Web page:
What you need to know:
- Activities are designed to support national expectations for the age group and aligned to England’s 2014 National Curriculum.
- Each set includes a weekly Maths challenge for children to complete outside of school with their family.
- Activities are linked to things at home, the school calendar and cultural events to give purpose and link to real life. They aim to stimulate mathematical conversations, reasoning and problem solving.
- Scrapbooks are used to record the activity and findings. These can include pictures, photos, diagrams, charts, graphs or any other form of recording.
Years Three, Four, Five and Six
Children in Key Stage 2 have homework set by their teacher. Each week they will be set one of the following:
1. Complete a maths activity, set by their teacher, in their orange Homework book.
The activities sent home are short exercises that the children should complete in no longer than 5-10 minutes. If your child experiences difficulty with any homework they receive, please seek further advice from the class teacher.
The homework book should be returned in time for new homework to be stuck in the following Friday.
2. Practise multiplication and related division facts.
Children are expected to know all of their times tables and the related division facts by the end of the Year 4. This is to enable them to solve mathematical problems quickly and efficiently, and save ‘brain-space’ to tackle the difficult parts of more complex problems.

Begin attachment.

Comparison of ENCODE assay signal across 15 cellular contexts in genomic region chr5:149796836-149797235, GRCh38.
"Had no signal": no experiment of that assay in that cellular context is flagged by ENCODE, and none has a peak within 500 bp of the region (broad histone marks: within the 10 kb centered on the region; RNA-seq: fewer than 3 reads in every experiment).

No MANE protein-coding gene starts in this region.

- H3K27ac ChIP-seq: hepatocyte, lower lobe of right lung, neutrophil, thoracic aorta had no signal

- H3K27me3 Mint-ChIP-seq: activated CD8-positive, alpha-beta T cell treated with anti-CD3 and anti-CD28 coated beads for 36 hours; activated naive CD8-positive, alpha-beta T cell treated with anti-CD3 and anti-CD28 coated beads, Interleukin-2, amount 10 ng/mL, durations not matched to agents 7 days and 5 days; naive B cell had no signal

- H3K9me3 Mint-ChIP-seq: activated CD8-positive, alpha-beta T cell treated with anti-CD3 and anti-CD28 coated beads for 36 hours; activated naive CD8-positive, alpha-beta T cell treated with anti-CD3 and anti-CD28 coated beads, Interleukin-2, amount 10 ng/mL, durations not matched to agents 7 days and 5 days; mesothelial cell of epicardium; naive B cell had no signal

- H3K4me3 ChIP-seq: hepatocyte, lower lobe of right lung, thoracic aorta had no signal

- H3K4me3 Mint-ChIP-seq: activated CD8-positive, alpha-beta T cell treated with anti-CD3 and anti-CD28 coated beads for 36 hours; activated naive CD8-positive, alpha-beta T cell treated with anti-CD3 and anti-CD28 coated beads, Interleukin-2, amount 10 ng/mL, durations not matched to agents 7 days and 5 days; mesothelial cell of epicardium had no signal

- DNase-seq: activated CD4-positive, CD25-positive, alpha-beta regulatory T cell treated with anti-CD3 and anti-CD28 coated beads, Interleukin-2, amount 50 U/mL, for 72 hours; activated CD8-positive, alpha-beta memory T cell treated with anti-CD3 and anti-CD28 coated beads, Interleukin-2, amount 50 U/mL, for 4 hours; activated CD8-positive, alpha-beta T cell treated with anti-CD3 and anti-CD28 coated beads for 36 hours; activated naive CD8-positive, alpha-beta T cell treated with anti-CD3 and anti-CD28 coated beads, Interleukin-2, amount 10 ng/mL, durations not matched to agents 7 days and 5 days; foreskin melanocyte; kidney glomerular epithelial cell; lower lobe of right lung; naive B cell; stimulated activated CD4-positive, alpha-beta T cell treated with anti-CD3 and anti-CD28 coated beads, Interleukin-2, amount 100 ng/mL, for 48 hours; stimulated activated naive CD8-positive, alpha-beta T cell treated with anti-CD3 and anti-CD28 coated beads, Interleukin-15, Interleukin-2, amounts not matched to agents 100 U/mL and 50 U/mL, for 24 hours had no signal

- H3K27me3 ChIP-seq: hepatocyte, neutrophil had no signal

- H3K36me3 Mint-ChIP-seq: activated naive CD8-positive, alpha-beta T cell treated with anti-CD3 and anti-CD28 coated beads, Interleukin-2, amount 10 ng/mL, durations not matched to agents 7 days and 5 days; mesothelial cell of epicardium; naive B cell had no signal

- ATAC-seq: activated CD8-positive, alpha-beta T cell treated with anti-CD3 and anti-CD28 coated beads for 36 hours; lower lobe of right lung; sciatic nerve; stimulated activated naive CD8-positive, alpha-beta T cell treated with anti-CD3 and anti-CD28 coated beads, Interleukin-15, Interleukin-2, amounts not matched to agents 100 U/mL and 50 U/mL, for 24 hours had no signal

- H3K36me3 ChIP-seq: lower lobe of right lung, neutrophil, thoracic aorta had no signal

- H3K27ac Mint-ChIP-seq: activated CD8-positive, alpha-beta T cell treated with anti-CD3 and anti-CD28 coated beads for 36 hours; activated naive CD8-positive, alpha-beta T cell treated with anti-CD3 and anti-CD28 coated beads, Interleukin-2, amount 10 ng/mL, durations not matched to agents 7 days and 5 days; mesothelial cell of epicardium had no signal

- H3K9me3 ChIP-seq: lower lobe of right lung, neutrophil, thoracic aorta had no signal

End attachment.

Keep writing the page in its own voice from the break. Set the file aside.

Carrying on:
To help with this, children are given a times table related target each term and tested every other week. Children can then use their mathematical knowledge to multiply multiples of 10 and decimals.
Children in Years 3, 4 and 5 have a Times Table Rock Stars login. They are encouraged to use this at school and at home to practise their timetables.
How can I help at home?
We believe the best help you can give at home is to find ways to show children that Maths has purpose and relevance to their everyday lives. If your child is in Reception or Year 1, talk about the numbers you can find on the way to school. If your child is in the middle of the school, count up coins when paying for things and ask if you have received the correct change. Meaningful experiences with Maths will not only help children see the purpose of learning about Maths at school but also give them practical mathematical experiences.
See below for a list of external resources to support learning at home:
Where can I find out more?
If you have any questions or concerns about Mathematics at London Fields or the mastery approach please don’t hesitate to get in touch with the Maths Leads, Mr Lawson or Mrs Cardy. You can make an appointment to see them through the school office or by contacting the school email, found at the bottom of this web page.